We were uncomfortably full every day and night while we were with my extended family in Malaysia (worth it) and everywhere else, I was scheming our day's activities around where I was hoping to eat. (Albeit, not much different to everyday life.) In the places I hadn't researched, which was more than usual, I was constantly excited at the thought of scouring the streets for our next meal, or mid-meal snack.
Because there is far too much to share in one post, I hope to share the food joy from each destination in individual, considered write-ups. Until then, we have been contemplating which country's food we most enjoyed. For me, it was a toss-up between Malaysia and Vietnam, and whether or not the former is due to bias or family loyalty is debatable.
|Hoi An-style banh xeo made at our cooking class - after most of them had been eaten|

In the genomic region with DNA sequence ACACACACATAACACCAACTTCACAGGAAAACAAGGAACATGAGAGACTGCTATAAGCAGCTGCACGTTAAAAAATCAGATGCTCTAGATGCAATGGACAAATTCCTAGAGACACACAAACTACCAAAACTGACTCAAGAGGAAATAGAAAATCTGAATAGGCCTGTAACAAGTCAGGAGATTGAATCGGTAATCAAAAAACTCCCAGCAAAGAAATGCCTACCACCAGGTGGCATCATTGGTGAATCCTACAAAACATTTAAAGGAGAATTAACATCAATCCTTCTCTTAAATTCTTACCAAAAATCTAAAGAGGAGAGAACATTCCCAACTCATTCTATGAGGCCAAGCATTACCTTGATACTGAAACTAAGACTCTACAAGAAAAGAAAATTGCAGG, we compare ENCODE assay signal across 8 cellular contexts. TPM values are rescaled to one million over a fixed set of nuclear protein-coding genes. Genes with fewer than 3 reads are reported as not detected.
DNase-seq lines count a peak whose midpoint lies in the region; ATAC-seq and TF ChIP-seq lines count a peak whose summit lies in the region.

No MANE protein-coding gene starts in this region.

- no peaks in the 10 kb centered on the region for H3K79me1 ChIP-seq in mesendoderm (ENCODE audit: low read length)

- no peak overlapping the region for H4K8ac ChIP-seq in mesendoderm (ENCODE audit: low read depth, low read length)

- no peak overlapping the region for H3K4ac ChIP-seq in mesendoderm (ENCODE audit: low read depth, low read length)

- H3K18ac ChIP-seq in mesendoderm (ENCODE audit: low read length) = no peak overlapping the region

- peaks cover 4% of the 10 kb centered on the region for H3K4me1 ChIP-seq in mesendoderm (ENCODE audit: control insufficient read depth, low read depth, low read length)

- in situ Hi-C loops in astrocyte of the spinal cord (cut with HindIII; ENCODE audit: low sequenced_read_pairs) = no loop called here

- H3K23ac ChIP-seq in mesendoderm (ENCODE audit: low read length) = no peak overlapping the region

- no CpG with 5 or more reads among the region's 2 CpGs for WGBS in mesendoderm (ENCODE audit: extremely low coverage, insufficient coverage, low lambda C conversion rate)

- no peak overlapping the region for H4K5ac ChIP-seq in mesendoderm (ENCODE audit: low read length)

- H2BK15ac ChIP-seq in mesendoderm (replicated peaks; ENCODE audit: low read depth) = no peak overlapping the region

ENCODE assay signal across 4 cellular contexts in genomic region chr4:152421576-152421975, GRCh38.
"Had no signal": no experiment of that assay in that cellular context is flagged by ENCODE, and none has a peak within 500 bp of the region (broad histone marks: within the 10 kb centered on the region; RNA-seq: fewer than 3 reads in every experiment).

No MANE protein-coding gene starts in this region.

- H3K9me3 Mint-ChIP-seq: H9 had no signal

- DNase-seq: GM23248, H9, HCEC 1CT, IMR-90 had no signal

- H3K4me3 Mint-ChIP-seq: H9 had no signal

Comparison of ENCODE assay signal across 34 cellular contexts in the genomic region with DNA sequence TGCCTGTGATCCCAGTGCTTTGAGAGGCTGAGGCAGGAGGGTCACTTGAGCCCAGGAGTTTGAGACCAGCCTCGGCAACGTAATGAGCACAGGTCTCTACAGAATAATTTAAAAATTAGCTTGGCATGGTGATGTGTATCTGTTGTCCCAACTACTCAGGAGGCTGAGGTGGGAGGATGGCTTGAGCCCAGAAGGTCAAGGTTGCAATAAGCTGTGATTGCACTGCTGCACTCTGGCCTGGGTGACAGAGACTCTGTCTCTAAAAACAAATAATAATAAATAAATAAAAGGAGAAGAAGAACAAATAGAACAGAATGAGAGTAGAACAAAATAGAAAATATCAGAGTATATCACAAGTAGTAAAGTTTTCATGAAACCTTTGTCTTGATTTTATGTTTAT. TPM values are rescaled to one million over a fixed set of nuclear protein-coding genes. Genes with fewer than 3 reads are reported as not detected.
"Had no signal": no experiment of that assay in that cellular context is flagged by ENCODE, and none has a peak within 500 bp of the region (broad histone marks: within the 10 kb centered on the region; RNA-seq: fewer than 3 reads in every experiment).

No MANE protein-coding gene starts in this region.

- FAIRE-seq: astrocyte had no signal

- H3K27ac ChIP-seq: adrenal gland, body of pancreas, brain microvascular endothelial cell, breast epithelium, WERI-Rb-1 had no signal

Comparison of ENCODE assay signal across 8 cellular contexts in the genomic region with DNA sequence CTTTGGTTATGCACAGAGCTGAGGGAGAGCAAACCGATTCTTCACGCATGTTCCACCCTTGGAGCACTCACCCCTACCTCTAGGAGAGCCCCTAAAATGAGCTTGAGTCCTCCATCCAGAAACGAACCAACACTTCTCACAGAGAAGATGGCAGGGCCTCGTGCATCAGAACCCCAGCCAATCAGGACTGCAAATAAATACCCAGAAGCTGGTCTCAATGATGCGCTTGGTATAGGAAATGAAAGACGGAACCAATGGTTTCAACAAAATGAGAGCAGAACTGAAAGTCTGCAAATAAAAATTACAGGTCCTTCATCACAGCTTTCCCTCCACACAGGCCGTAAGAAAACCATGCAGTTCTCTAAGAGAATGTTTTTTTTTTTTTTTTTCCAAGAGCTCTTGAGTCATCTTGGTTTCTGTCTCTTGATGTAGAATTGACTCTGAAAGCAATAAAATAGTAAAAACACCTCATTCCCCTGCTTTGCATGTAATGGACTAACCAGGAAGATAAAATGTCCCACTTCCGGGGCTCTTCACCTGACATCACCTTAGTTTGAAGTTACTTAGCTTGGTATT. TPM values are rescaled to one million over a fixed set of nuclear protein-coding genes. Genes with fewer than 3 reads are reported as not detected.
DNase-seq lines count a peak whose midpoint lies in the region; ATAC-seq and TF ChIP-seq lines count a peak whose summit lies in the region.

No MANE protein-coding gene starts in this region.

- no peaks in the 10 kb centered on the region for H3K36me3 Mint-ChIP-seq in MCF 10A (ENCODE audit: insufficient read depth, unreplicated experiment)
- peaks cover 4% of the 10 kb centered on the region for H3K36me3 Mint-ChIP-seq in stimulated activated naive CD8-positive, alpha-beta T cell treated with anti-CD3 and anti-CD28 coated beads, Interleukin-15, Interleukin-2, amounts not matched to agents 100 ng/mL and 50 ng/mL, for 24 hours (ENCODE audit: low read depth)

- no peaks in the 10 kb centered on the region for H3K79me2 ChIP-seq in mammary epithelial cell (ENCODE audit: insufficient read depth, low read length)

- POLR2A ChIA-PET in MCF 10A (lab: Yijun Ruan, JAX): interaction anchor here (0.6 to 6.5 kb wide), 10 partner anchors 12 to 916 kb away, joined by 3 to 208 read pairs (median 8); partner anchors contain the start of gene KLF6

I've always loved Vietnamese food as its always had a great sense of freshness, with a frequent abundance of fresh herbs (e.g. mint, coriander, basil), lively flavours (e.g. lime, lemongrass, ginger, garlic, turmeric), and rice or rice-something as a common base (e.g. noodles, wrappers, flour, etc). A certain lightness is achieved with this combination, and even so when fried or accompanied by meat.
|Prawn and fish noodles in gravy for breakfast in Kuching - if it lacks in looks, it makes up in flavour|
Meanwhile, Malaysian food is in many ways incomparable for its diversity of influences (e.g. Malay, Chinese, and Indian). However, I find it typically heavier in nature. Food is often fried, stewed or yes steamed, too; and with strong, rounded and often spicy flavours, which I love. Greenery is almost always cooked - yet delightfully so. In fact, my partner probably enjoyed the vegetables best in Malaysia - always regional, and cooked just enough so they retained bite and flavour.
Yet, despite my love for the intensity of Malaysian food, we were always more invigorated, as opposed to so-so-full (not necessarily a bad thing), after our meals in Vietnam. In other words... if I had to choose, I'm 85% confident that I could eat Vietnamese food everyday for the rest of my life.
But... variety is the spice of life, right?